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  1. Listed as a partial tibia and being hollow, possible theropod? Very small--just under 1inch. Is there any other possibilities for such a small, hollow bone? Could it be a type of small reptile for instance? Also, is it Tibia, or another type of bone? Wealden Clay, Hastings Sub Group Thanks for the help
  2. FF7_Yuffie

    UK Ankylosaur ungual?

    Hello, any help with this? Advertised as a possible ankylosaur ungual. From Hastings Subbgroup, Wealden Clay, Sussex. Description says the grooves in the bone surface are consistent with thyreophoran unguals. Yet, when I compare the US ankylosaur unguals--I don't see a resemblance at all. Could be a quite worn one? 1.8 inches. Cheers
  3. This cast came from just west of chilton chine on the Isle of Wight. Wealden early Cretaceous. the sandstone it comes from is found all over the beach in blocks and is riddled with foot casts of mainly iguanodons. Sauropods, crocodiles and theropods also known in this location. I have not seen anything similar to this in the area, and given the heavy dinoturbation of this particular sandstone layer I think there is a good chance this is part of a dinosaur or croc tail drag cast. I can’t see how it can be made by anything plant based or geological, but would be ve
  4. I picked up this pair of flattened cones from the wealden clay at Chilton Chine, Isle of Wight, uk last weekend. I couln’t find a similar hexagonal pattern from photos online or in the books I have on the area. Given the size and shape (roughly 3cm), I was wondering if they may be araucarian? The area is barremian. It’s also in very soft clay, so I’m currently trying to dry it slowly wrapped in damp tissue before adding paraloid with acetone to stabilise it. If a better method is advisable, I would really appreciate any advise. Thanks in adva
  5. An overlooked fossil turned out to be a new herbivorous dinosaur with an oddly shaped nose Brighstoneus simmondsi has a big lump around the nostrils, like a chunky alligator. By Philip Kieffer, Popular Science, November 10, 2021 The open access paper is: McDonald, A.T., Barrett, P.M. and Chapman, S.D., 2010. A new basal iguanodont (Dinosauria: Ornithischia) from the Wealden (Lower Cretaceous) of England. Zootaxa, 2569(1), pp.1-43. Researchgate PDF Yours, Paul H.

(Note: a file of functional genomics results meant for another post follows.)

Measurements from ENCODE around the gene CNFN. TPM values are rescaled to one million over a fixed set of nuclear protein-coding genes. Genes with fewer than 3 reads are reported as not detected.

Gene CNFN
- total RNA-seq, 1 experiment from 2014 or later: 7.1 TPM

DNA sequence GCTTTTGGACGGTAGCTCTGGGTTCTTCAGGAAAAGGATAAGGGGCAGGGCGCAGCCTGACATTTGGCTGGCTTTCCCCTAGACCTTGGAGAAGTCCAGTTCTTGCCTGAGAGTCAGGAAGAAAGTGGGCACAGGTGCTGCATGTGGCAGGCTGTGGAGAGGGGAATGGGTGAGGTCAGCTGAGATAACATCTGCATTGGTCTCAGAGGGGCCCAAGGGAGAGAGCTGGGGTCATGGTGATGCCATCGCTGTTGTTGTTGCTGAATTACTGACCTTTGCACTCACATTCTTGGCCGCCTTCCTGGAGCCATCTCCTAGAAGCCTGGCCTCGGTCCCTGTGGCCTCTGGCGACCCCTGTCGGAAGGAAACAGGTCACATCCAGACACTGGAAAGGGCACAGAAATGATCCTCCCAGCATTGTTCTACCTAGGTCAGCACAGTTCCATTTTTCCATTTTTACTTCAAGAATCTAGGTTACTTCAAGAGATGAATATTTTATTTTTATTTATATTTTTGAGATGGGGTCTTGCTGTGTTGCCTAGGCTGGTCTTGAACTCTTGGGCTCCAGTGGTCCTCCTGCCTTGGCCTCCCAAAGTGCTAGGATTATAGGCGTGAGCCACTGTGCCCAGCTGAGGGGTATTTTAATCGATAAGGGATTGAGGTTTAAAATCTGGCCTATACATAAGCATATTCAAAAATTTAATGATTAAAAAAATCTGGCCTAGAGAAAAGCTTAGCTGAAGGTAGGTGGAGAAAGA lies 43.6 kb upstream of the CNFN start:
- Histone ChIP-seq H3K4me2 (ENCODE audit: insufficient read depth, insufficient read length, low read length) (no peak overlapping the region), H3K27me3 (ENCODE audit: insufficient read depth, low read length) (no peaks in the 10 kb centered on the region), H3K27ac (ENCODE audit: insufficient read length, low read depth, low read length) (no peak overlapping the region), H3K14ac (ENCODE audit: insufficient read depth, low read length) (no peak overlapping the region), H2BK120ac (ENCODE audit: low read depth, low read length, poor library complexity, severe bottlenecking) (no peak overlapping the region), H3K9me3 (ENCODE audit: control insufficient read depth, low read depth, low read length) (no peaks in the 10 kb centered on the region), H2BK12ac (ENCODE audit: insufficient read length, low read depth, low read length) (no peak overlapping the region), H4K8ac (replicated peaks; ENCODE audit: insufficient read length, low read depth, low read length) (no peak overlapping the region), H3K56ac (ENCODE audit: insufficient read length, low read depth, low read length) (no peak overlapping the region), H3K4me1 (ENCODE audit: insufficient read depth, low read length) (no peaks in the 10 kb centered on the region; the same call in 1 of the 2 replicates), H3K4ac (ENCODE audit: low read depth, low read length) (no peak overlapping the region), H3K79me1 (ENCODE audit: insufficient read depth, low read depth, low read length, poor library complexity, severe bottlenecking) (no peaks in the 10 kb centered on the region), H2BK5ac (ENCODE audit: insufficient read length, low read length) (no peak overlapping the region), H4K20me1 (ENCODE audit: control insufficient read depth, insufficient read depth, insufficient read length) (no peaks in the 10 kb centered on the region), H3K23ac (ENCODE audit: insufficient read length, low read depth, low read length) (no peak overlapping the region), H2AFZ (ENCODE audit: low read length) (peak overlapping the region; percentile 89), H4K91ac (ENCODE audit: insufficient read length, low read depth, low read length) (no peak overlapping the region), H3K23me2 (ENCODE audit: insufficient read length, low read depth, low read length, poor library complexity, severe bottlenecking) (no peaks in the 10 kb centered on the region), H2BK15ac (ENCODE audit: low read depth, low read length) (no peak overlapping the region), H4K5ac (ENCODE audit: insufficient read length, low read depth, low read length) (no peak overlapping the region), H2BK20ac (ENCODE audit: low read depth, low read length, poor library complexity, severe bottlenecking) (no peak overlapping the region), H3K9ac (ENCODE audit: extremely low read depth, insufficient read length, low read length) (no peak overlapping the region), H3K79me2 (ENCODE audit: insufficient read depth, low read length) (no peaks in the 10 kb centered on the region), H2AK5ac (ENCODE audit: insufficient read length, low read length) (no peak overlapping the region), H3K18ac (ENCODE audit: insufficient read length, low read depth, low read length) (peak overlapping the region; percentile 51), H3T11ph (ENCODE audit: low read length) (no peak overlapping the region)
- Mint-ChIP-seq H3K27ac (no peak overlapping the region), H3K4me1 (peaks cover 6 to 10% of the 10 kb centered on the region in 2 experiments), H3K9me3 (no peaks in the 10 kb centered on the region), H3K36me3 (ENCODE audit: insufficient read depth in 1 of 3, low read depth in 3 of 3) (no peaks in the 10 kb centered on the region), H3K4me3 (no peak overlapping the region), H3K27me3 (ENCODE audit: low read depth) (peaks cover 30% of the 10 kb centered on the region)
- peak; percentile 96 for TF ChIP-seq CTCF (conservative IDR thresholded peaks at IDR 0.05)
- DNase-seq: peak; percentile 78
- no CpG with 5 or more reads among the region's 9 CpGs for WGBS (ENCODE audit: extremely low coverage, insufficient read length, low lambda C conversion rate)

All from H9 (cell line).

6. Calli99

    Compton Bay Bony Bits Pebble

    Hello, I picked this pebble up from the beach at Compton Bay on the Isle of Wight, this area is Lower Cretaceous. The pebble looks like it’s full of bony bits, but I have no idea what they might be from and it might prove too difficult to tell. If anyone has some insight I’d be delighted to hear it. Scale accidentally in inches rather than cm in this photo Close up photos taken with microscope attachment to my phone.
  7. Gideon

    Pterosaur limb bexhill uk

    Hi tff I can’t see this can be anything other than a pterosaur limb bone? when I first saw it I thought it may be a burrow, and checked in case there was a crustacean sat inside. early Cretaceous, bexhill uk, floodplain. About 20cm apologies photos aren’t great
  8. Per Christian

    Baryonyx jaw? Tooth?

    This fossil is listed as a Baryonyx tooth with possible jaw underneath. What do members here make of it? Is it possible to tell whether it's a jaw or not alongside the tooth? Formation: Wealden formation, Hastings.
  9. Algernon

    Wealden vertebra

    Hello Can anyone help me ID this vert please? It was found in Brook Bay, Isle of Wight. Any ideas on what it might have come from would be much appreciated.
  10. FF7_Yuffie

    Hylaeosaur vertebra?

    I wasn't gonna bother with this cos its pretty waterworn. Hylaeosaur stuff is pretty rare Hylaeosaurus, from Wealden Clay, Hastings. I know it may be difficult to ID this one becausr of the condition as being Hylaeosaurus. But, any help would be great!
  11. Welsh Wizard

    Big Iguanodon Vertebra

    I’ve been sorting out some old fossils during the lockdown and just had a stand made for this big iguanodon vertebra. The stand was made by Friargate Forge in Preston. Before To this It’s hard to photo and prep was really difficult.
  12. Manticocerasman

    Our fossil hunting holiday trip

    Natalie81 and I are back from our fossil hunting holiday. On the 20th of july we left for a long camping and fossil hunting week in the UK, we took the ferry in Calais to Dover, drove to Porthsmouth and the 2nd ferry to our 1st stop: 5 days on the Isle of wight. the 1st day on the Island, we prospected the beaches on the the south west of the isle where the Wealden cliffs could deliver some dinosaur remains.We had no luck this time. the 2nd day we went to the southern part of the Island where we could find some cenomanian ammonites in the chalk. T